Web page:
Polly’s birthday, thoughts on celebrating with Down syndrome
Her first birthday and my struggle with Down syndrome
My daughter Polly’s first birthday was a great celebration. We had cake, and family, and friends, and ice cream, and pizza, and happiness. Lots of happiness.
But we also had uncertainty, a bit of sadness, insecurity, uneasiness.
Polly was born with Down syndrome, and on her first birthday, I still battled fear every day. What would life be like for my daughter? Would she do well in this world? Would she have friends? Would our lives be normal? I struggled. Oh, how I struggled because I loved my daughter more than life, but I wasn’t sure if the world would love her.
Polly’s sweet cousin Kendall sat next to her at our family party that day. Just six months older than Polly, Kendall’s development and ability were undeniable. I watched both girls grab handfuls of cake and smash it into their faces, and wondered, “what will Polly’s life be like compared to Kendall’s?”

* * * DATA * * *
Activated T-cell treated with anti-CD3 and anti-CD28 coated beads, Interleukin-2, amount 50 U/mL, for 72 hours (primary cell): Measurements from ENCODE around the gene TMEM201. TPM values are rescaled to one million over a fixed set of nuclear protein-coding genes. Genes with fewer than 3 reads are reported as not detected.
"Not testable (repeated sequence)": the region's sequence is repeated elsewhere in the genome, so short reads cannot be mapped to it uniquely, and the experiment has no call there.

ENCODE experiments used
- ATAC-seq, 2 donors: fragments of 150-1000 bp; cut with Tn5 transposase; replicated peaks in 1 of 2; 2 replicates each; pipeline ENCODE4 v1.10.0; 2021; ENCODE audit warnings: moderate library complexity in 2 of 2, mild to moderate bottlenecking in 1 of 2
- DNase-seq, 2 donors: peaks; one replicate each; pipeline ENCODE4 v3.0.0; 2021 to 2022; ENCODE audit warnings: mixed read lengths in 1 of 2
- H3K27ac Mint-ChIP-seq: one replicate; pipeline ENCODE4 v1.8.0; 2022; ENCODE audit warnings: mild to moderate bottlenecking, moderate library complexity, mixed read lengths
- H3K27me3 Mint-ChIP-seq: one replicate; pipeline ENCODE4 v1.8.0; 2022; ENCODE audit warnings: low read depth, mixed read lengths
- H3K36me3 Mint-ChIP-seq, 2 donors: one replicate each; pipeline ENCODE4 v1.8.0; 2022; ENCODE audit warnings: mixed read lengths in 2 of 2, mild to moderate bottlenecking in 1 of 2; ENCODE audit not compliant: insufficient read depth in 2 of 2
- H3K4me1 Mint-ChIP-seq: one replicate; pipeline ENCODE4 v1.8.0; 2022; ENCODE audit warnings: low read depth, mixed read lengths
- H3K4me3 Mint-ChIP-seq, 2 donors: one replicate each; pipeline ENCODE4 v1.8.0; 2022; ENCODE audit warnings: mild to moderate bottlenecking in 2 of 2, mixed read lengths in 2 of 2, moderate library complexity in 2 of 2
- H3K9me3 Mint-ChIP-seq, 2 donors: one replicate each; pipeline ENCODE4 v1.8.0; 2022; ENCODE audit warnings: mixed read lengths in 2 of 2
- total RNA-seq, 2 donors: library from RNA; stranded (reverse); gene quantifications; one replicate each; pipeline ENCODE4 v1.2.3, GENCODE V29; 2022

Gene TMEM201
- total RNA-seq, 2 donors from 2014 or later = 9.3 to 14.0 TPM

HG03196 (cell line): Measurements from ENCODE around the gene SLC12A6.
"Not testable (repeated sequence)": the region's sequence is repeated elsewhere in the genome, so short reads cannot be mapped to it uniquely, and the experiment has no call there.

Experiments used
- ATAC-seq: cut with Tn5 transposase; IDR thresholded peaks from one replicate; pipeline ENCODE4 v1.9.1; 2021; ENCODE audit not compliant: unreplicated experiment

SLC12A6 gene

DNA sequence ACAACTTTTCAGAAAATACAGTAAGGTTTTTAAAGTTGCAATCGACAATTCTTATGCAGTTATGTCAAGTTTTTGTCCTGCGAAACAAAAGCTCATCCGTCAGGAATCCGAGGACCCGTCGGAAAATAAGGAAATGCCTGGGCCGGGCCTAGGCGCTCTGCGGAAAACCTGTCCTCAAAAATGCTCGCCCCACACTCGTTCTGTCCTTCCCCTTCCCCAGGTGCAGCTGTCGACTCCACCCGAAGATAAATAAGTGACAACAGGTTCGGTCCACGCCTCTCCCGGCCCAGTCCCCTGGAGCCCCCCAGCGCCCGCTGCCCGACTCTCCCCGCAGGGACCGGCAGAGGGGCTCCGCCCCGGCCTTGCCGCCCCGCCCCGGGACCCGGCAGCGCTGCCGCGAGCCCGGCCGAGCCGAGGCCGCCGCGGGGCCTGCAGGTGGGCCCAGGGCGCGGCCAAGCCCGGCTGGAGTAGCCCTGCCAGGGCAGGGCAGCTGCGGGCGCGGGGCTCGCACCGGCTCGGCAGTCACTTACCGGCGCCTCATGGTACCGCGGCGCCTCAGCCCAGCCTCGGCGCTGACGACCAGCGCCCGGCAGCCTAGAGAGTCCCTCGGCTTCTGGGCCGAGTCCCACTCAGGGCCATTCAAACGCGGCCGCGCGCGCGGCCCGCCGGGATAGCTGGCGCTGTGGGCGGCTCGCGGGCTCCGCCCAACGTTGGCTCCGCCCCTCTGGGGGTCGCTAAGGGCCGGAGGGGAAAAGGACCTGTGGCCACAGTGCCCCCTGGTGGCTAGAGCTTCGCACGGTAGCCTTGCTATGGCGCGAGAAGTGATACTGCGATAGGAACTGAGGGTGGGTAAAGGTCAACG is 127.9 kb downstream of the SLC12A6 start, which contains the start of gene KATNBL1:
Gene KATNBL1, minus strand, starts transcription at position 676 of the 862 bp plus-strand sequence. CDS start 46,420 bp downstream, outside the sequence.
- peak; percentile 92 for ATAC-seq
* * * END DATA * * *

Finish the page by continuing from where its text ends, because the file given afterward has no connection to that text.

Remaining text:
Her seventh birthday and my thoughts about Down syndrome
Fast forward seven years. We prepare for Polly’s seventh birthday party, the first ‘school friend’ party we’ve thrown for our sweet girl. All the girls in Polly’s first-grade typical classroom receive an invitation. We plan snacks and land on the theme of ‘arts and crafts.’
RSVPs roll in. There will be a full house.
The day of the party, Polly can barely contain her excitement as she waits for her friends to arrive.
And as an added, extra special treat, it works out that her cousin Kendall is visiting from California and gets to be a part of the party!
Girls arrive. They craft. They eat.
They sing “Happy Birthday.” They watch my little girl open homemade cards that say things like, “Dear Polly, I’m glad you are my friend.” They ooh and ahh over opened gifts.
Polly’s friends pile around her. They celebrate her. Happy to be at a party, happy to have friends. Just like my girl. There is no difference. My heart is full. Polly’s smile is a mile wide.
What I’ve learned about Down syndrome
That first year, and time and again here and there through the years, I’ve wasted space in my head worrying about Down syndrome.
I should have, instead, just enjoyed my daughter. I should have known that others; both kids and adults would see so much more than just Down syndrome when they look at Polly. They’d see love, and joy, and life. And of course, they would want to be her friend.
And you know what? Polly and Kendall’s lives are similar. They both have loving families. They both participate in extra-curricular activities, they love dolls, and Strawberry Shortcake, and basketball.
And they both have friends.